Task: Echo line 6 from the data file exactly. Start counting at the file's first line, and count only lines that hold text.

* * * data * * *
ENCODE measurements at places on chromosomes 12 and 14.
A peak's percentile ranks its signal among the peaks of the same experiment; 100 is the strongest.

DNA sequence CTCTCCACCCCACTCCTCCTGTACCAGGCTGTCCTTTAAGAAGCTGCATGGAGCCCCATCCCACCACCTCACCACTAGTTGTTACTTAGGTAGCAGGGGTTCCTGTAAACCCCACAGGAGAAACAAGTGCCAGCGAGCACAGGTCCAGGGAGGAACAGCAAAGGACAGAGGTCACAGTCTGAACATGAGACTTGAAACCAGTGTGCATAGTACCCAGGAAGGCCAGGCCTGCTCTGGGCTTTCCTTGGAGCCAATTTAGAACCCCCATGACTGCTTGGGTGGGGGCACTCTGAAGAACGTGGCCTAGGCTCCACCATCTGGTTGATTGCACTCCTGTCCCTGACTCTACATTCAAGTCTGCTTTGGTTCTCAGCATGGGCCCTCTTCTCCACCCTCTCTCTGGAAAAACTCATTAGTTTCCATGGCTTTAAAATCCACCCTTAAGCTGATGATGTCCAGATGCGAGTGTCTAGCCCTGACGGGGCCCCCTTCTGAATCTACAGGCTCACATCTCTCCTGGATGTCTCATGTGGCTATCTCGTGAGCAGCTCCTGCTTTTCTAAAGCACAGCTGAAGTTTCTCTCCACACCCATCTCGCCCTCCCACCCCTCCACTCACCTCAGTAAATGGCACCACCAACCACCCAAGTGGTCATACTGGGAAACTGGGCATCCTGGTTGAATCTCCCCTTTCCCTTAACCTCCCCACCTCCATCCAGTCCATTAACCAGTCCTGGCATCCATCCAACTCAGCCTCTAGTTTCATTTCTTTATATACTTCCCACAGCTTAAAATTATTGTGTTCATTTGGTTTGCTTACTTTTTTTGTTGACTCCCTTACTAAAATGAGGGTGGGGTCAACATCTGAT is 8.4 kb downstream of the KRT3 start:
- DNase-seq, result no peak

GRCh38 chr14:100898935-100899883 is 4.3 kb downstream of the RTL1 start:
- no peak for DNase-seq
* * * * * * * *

- no peak for DNase-seq